Time Warner Cable announced today that it has secured an agreement to broadcast the final six Dodger games of the season (Sept. 22-24 vs. SF & Sept. 26-28 vs. COL) on KDOC.
KDOC can be seen on the following channels:
|Over the air broadcast
Colleague Tom Hoffarth writes that the gesture is “too little, too late.”
Orel Hershiser went 19-3 for the Dodgers in 1985. (Getty Images)
“We call him the Big Train because he keeps coming,” Don Mattingly
said after watching Clayton Kershaw
win his 19th game of the season Sunday.
The birth of a new nickname? Maybe.
Kershaw at the very least matched a 29-year-old team record. He’s 19-3, good for a .864 winning percentage, with two starts left in the regular season. Orel Hershiser went 19-3 in 1985, the only Los Angeles Dodger to finish a season with a winning percentage that high.
Here’s what Hershiser had to say about Kershaw’s season last Wednesday, four days before Kershaw matched his record:
Dodgers pitcher Clayton Kershaw allowed seven hits and two runs while walking one batter and striking out nine in eight innings Sunday against the San Francisco Giants. (Associated Press photo)
Things you learn by talking to people after a game: The Dodgers’ win over the Giants today might have depended on overcoming a misunderstanding.
You can read about that here; the box score is here.
Joc Pederson didn’t get into the game. In fact, he wasn’t even the left-hander chosen to pinch hit for Clayton Kershaw in the ninth inning against right-hander Hunter Strickland — Andre Ethier was. Behind the scenes, he’s still adjusting to a new routine. You can read about that here.
“That’s no graveyard, that’s an oil well, and they just hit a bonanza.”
SAN FRANCISCO >> After the Giants scored all nine runs Friday, and the Dodgers scored all 17 runs Saturday, the two teams will be hard-pressed to put up a crooked number in Sunday’s series finale.
Clayton Kershaw is starting for the Dodgers. He’s had the efficiency of a robot all season. Here are a few numbers that make it hard to believe he will allow a run today:
Carlos Frias threw a bullpen session Sunday at AT&T Park. The rookie right-hander is still in line to start for Hyun-Jin Ryu on Wednesday against the Colorado Rockies. Ryu is getting an MRI on his inflamed left shoulder Monday in Los Angeles.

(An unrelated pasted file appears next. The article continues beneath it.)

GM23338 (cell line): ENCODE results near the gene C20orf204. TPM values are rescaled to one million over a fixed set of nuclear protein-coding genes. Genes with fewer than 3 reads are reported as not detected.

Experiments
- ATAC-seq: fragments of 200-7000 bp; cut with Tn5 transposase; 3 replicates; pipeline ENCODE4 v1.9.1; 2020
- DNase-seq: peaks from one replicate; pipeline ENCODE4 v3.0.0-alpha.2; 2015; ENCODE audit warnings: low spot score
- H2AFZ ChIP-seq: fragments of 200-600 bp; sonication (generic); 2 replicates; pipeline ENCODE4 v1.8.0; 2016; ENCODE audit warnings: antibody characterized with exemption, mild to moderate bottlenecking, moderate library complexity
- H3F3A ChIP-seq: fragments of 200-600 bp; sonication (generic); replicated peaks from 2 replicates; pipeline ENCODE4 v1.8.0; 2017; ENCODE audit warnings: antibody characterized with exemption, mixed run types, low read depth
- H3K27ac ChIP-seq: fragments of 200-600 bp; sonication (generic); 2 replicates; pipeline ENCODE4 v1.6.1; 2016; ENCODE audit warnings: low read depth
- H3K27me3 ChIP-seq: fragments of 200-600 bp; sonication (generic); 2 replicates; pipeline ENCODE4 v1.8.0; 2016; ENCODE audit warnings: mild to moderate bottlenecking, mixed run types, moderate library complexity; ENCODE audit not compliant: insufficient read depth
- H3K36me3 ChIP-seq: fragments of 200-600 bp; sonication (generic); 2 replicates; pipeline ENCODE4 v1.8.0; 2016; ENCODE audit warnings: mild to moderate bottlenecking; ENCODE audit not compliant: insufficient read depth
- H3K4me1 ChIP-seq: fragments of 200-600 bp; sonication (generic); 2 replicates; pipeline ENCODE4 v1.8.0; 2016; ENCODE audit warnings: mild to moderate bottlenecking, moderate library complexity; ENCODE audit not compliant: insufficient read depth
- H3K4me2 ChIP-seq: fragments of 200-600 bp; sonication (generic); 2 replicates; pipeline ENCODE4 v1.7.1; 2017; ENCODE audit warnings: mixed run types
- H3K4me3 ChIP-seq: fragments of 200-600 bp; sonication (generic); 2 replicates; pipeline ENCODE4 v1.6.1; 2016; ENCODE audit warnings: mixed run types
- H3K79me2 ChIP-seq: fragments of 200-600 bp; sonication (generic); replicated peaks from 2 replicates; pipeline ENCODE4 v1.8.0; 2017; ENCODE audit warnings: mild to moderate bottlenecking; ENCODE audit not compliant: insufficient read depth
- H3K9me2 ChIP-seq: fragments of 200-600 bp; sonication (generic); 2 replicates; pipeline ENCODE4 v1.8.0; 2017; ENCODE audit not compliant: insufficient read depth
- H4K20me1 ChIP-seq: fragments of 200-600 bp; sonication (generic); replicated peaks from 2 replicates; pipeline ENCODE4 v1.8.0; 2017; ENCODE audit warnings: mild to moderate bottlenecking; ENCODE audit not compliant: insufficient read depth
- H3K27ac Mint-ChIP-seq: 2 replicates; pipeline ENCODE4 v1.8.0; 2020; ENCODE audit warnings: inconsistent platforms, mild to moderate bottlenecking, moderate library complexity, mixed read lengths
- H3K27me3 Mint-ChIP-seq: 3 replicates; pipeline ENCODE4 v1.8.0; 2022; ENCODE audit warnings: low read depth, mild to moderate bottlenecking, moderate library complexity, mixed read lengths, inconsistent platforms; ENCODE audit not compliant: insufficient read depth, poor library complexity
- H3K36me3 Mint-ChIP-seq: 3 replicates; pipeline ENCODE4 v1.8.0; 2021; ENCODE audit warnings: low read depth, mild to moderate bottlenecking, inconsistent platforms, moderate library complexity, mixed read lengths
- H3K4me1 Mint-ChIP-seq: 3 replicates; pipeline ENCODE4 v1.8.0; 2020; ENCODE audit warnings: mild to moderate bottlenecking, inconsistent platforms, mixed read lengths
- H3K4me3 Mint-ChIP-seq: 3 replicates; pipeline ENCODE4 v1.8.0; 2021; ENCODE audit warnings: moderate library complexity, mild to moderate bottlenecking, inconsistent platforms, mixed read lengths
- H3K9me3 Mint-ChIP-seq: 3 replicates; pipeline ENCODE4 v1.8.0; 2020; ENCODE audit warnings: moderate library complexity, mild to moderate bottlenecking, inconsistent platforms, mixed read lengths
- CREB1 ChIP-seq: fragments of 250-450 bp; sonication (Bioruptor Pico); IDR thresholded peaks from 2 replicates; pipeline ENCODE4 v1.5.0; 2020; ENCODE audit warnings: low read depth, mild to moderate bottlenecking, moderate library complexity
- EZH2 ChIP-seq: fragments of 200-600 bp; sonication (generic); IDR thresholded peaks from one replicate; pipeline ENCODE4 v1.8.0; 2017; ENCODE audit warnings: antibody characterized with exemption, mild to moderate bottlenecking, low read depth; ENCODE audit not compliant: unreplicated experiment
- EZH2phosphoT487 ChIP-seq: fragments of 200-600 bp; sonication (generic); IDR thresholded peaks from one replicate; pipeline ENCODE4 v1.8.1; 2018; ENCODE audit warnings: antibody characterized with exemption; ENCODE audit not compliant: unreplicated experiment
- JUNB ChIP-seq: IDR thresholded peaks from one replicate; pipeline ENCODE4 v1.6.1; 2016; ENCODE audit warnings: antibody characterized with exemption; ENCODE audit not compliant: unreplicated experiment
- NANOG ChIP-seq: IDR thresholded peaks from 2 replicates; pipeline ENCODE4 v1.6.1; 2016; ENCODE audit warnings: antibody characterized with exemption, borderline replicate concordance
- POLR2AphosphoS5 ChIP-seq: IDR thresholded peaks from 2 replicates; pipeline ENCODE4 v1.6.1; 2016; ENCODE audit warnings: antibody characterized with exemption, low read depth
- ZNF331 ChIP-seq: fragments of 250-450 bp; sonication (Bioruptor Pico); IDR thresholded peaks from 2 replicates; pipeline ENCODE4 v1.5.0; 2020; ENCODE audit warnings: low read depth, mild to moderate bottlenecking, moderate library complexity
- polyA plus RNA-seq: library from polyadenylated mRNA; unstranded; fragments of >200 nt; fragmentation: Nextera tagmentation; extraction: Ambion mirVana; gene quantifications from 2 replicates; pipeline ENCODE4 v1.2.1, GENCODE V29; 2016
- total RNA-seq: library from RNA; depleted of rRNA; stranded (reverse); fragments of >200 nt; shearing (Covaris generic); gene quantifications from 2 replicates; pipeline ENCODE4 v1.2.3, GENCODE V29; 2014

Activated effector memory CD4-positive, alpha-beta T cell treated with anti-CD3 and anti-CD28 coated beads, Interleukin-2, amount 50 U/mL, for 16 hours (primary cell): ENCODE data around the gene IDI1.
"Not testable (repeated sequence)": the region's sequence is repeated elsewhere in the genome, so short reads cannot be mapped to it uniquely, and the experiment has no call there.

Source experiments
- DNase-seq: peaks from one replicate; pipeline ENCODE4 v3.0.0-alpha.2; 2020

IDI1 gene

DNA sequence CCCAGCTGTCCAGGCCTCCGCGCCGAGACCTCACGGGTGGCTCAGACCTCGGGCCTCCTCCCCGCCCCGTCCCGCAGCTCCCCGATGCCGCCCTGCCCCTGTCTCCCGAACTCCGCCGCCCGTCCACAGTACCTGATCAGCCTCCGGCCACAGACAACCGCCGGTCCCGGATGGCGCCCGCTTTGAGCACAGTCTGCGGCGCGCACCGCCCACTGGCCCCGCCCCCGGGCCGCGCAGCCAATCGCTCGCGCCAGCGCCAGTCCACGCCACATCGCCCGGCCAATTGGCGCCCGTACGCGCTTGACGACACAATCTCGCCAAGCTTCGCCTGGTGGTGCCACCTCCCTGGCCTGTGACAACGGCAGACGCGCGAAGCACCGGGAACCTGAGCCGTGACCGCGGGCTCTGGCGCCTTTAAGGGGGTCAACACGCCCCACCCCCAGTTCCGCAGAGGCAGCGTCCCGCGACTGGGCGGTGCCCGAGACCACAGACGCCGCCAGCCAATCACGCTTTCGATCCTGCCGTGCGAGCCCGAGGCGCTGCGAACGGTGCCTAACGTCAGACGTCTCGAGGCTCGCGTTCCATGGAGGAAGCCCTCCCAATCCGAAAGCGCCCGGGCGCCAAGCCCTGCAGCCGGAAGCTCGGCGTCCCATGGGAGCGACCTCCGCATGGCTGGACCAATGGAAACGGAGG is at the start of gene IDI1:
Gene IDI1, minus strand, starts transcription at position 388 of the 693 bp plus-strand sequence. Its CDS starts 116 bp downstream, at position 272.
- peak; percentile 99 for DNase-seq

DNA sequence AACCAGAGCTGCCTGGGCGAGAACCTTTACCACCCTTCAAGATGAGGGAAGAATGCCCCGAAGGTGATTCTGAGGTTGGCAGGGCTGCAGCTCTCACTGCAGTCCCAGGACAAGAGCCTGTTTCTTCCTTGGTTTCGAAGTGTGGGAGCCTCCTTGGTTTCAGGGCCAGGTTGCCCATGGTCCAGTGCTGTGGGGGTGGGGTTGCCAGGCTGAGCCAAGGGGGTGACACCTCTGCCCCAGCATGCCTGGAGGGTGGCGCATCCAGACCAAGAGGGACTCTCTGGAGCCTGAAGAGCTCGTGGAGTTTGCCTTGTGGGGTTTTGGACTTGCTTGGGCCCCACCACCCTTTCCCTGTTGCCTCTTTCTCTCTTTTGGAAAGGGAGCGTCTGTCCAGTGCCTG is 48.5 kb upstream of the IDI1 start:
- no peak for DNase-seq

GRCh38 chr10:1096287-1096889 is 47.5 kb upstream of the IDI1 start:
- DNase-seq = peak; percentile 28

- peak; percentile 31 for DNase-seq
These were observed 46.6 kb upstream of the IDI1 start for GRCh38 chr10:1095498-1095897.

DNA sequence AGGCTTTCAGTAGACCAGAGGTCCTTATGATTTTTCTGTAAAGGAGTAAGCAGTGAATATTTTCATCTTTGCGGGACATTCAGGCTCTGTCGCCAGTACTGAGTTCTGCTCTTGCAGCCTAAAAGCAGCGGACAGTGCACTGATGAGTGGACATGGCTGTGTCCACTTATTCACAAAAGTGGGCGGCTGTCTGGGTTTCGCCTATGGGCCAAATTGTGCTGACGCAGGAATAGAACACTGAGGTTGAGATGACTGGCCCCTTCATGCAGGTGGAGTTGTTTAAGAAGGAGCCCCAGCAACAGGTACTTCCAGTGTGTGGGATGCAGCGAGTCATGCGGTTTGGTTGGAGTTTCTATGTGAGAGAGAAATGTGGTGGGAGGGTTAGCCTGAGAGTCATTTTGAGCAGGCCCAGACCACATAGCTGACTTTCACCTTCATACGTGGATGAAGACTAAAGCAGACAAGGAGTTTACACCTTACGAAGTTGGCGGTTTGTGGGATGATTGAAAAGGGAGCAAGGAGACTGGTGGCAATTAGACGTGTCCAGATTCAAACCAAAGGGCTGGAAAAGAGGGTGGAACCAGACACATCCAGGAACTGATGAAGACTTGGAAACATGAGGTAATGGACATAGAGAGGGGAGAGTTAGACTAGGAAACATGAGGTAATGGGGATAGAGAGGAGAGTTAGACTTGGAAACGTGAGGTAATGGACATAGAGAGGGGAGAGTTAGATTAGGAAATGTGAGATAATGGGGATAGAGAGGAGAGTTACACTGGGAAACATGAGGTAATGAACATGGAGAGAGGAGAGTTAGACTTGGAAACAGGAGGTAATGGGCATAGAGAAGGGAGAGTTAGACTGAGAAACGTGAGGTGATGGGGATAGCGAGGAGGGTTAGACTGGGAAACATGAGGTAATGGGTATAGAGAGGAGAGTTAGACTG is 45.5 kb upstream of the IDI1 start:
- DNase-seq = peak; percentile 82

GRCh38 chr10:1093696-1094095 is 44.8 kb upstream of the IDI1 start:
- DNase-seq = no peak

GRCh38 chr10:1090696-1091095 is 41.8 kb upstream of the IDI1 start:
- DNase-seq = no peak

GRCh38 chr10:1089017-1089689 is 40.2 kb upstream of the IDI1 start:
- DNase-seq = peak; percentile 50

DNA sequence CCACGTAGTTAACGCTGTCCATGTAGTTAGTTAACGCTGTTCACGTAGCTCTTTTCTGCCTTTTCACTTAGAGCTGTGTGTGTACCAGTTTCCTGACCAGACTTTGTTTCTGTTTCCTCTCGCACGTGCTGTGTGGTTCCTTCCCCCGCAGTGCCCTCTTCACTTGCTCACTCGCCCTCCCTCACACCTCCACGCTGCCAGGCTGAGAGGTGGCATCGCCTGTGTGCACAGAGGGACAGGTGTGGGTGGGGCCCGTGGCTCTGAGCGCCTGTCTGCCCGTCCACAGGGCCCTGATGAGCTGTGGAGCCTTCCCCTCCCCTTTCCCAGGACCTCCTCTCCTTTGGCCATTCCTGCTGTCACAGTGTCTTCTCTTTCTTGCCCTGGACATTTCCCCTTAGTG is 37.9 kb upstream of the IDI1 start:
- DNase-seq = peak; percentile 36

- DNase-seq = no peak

Here’s what Dodgers manager Don Mattingly said about Frias today:
I reported Friday that Dodgers pitcher J.P. Howell had a theraputic use exemption under MLB’s drug policy to use an amphetamine to treat Attention Deficit Disorder in 2008.
“They monitor how you take it, how much is in your system,” Howell said. “The milligram amount, if it’s above or below what’s expected on your prescription, that’s considered a fail.”
Howell corrected himself today. He said that, in the scenario quoted above, a player wouldn’t be considered to have failed a drug test if he has the TUE. He merely loses his TUE.
Dee Gordon stole his 60th base of the season in the Dodgers’ 17-0 win over the San Francisco Giants on Saturday. (Associated Press photo)
I managed to refer to the Herbert Hoover administration in today’s game story
. The box score
, which shows the Dodgers going 11 for 19 with runners in scoring position, is all kinds of ridiculous.
Hyun-Jin Ryu is getting an MRI on his left shoulder Monday in Los Angeles and Carlos Frias will take his spot in the rotation if he can’t pitch Wednesday. Read more about Ryu and Frias in today’s notebook.
Carlos Frias shut out the Washington Nationals for six innings in his first major-league start on Sept. 3. (Michael Owen Baker/Staff photographer)
SAN FRANCISCO >> Glenn Dishman
, the pitching coach at Triple-A Albuquerque, is with the big-league club this week. I caught up with him for his thoughts about Carlos Frias
‘ evolution, and I’ll share what he said in a bit.
It’s not fair to compare Frias directly to Zach Lee, the former first-round draft pick who just finished the season at Albuquerque. They’re two different pitchers with two different repertoires. Lee turned 23 on Saturday. Frias is 24, but he’s been pitching in the Dodgers’ system since he was 17. Lee was a blue-chip high school quarterback recruit in Texas at the same age.
That said, only one of the two pitchers is here now. At the beginning of the season it wouldn’t have shocked anyone (at least, anyone who pays too much attention to the Dodgers’ farm system) if Lee were getting September starts. As it happened, Frias will probably start Wednesday at Coors Field — and maybe twice more, a lofty assignment for a rookie on a team chasing a playoff spot.
So what happened to Zach Lee?